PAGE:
Sitting on a park bench in the center of Erbil, northern Iraq with two local Kurdish men, I'm deep in conversation about violence against women. My long-standing work on women's rights with my charity Project Monma has brought me to northern Iraq twice now. The first time was to learn about the endemic of honor killings in the region and this time to find out more about how the advent of ISIS has affected women and girls. Despite the presence of ISIS just a meer 30 minutes away, Iraqi Kurds move through the streets appearing unconcerned. I'm talking to Jihad Othman and Sardar Sattar, two young Iraqi students. As we sip small cups of coffee, they tell me that gender inequality is a big problem in northern Iraq. Pointing to the park square, Jihad notes it's almost completely filled with men.
"Women need to speak out," Sardar tells me.
The situation for women and girls in Iraqi Kurdistan is indeed abysmal. During my first visit to the region I met with women's rights activists, politicians and the Iraqi Kurds themselves, both male and female. What I learnt was that women and girls face pervasive violence, domestic abuse, honor killings and blatant discrimination. A situation which has only been worsened by the arrival of ISIS.
Thousands fled towards Erbil seeking refuge in IDP camps when ISIS appeared over a hill in 2014. The many displaced women I spoke with reported that ISIS is forcing citizens to convert to Sunni Islam. Women are ordered to completely cover themselves and one doctor from Mosul informed me that ISIS now has 'biters', a special female police force which sets about biting women, as a form of punishment. The Yezidi women have perhaps faced the greatest horror with the arrival of ISIS, being sold in slave markets as sex slaves.
However, arrival into the camps has not led to safety for women and girls. I met with Fatima Hashima, a caring and dedicated social worker working in the women's center in Baharka camp near Erbil housing around 3000 IDP's. Sitting in the small container like building on the outskirts of the camp, I asked her what the situation is like for girls living in the camp. Emotional, psychological and sexual violence against women is common she told me, even with girls as young as six years old.
Like in many parts of the world, sexual harassment is a frequent and a largely silent crime. Men hiss, leer and make degrading comments as women pass by in the streets and women are afraid to speak out against it. Such harassment is a daily occurrence in the camp according to Fatima and the other girls I interviewed, but most girls fear to report it out of fear that they will be shamed. It gets worse. There are cases of women being raped by their husbands and girls as young as 11 years old being married to men more than twice their age. Fatima tells me that parents are choosing to marry girls so young as a way of protecting them from harassment.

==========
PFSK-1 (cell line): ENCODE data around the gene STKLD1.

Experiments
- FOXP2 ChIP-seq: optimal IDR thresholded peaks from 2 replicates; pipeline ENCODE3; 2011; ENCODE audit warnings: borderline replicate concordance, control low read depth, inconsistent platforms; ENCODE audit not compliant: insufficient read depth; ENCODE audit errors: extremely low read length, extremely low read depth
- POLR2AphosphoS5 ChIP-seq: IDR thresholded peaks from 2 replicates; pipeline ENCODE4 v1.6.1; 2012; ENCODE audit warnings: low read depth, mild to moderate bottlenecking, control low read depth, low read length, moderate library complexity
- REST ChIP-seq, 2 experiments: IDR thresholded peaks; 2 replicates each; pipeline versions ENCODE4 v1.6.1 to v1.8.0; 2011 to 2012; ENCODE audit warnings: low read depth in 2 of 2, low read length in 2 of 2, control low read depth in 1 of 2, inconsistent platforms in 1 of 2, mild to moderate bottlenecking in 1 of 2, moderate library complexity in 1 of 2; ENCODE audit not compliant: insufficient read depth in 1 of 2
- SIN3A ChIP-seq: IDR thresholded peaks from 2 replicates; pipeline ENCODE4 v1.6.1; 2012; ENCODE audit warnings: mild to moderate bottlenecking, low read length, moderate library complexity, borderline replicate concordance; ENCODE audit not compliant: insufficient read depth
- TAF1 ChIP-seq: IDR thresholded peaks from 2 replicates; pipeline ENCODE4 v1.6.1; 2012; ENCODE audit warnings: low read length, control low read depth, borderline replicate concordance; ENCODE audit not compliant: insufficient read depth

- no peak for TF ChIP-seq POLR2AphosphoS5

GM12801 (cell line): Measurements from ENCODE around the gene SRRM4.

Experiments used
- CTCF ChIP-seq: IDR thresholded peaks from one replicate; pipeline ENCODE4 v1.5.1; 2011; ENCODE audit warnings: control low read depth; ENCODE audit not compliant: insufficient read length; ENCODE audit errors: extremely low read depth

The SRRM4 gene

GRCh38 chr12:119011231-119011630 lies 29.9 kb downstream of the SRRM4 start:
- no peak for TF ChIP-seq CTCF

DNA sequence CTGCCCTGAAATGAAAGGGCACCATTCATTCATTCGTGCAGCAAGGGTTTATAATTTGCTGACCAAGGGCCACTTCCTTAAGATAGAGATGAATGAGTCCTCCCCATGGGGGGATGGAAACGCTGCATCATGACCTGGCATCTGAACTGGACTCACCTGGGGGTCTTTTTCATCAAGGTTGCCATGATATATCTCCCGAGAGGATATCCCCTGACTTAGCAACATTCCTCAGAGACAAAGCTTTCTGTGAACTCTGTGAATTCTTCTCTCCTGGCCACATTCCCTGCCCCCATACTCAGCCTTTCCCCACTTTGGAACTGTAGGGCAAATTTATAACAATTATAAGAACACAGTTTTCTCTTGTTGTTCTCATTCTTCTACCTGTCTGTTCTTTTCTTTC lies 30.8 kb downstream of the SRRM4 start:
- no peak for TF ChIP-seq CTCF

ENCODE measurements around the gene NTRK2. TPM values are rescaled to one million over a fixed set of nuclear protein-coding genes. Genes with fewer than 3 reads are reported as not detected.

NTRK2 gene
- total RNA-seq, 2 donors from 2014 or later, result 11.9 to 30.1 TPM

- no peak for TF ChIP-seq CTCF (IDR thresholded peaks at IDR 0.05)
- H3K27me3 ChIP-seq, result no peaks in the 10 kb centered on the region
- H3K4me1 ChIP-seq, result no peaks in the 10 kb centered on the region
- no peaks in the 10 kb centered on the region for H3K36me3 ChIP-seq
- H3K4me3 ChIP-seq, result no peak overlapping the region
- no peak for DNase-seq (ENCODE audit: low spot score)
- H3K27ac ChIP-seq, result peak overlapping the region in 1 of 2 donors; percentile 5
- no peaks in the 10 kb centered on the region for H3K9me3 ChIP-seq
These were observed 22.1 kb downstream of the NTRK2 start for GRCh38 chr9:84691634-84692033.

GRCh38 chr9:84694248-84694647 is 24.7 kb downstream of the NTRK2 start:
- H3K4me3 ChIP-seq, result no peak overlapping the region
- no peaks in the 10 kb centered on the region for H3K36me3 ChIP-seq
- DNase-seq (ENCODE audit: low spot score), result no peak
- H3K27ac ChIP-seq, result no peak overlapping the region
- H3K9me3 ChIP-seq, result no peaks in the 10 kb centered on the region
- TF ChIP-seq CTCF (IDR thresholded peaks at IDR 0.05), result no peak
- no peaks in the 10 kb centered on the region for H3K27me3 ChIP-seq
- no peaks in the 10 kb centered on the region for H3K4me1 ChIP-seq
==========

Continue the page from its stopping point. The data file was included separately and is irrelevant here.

Wafaa Khalid a twenty three year old woman living in the camp came to join us in the centre. She fled Mosul after ISIS killed some of her family members. She married her cousin when she was 17 years old, she didn't want to, she told me but her father told her that it was better to marry someone that they knew.
After 8pm they close the tent door out of fear boys in the camp will try and come into the tent. She has a little girl sat on her lap and I ask her if she worried about her daughter. 'Yes of course,' she replies. Her daughter is 5 years old.
For the girls coming back from the slave markets in Mosul and Raqqua the situation is particularly difficult. Diana Kako, a dedicated women's rights activist I met on my first trip to the country agreed to meet with me again in her small office in Erbil. She explained that there have been girls who have been sent to shelters to avoid getting killed by their family because in Kurdistan, if a girl looses her virginity or gets pregnant before she is married, she must be killed. Girls who have been raped, must suffer the same fate. All in the name of family honor.
There are reports of girls committing suicide by burning themselves to death but Diana believes that it is really the families, killing their own daughters. I sat aghast. But the violence doesn't end there. 'Traditionally in Kurdish culture it was considered an honor for a man to beat his wife,' Diana tells me. New laws are being put in place against domestic violence but the problem is still widespread. I ask her what she thinks about this, as an Iraqi woman, 'there's no honor in beating your wife,' she says firmly.
In a country where honor is more important than a woman's life, there is much work to be done in the field of women's rights. Where sexual harassment keeps women living their life in fear, where a woman is afraid of her 5-year-old daughter being sexually harassed and where girls are killed just because they were raped, there is a very serious problem. Change is needed. Diana explained that the problem in Iraq is the culture. Yes, the culture. In my many travels around the world, culture has been a persistent excuse used by men to justify their violent attitudes towards women. Culture. As a cultural anthropologist I have continually failed to understand how the endemic physical, psychological and emotional violence that women around the world suffer can ever, be justified as culture. I don't understand how the lecherous leers of men as women walk in the street can be considered 'cultural' and I especially fail to understand how murdering your sister, wife or child, just because she fell in love, wanted a boyfriend or worse because she was kidnapped, sold in a slave market and raped, can ever be justified in the name of honor.
''We need awareness,' says Diana at the end of our interview. 'So that girls can live the life that they want.'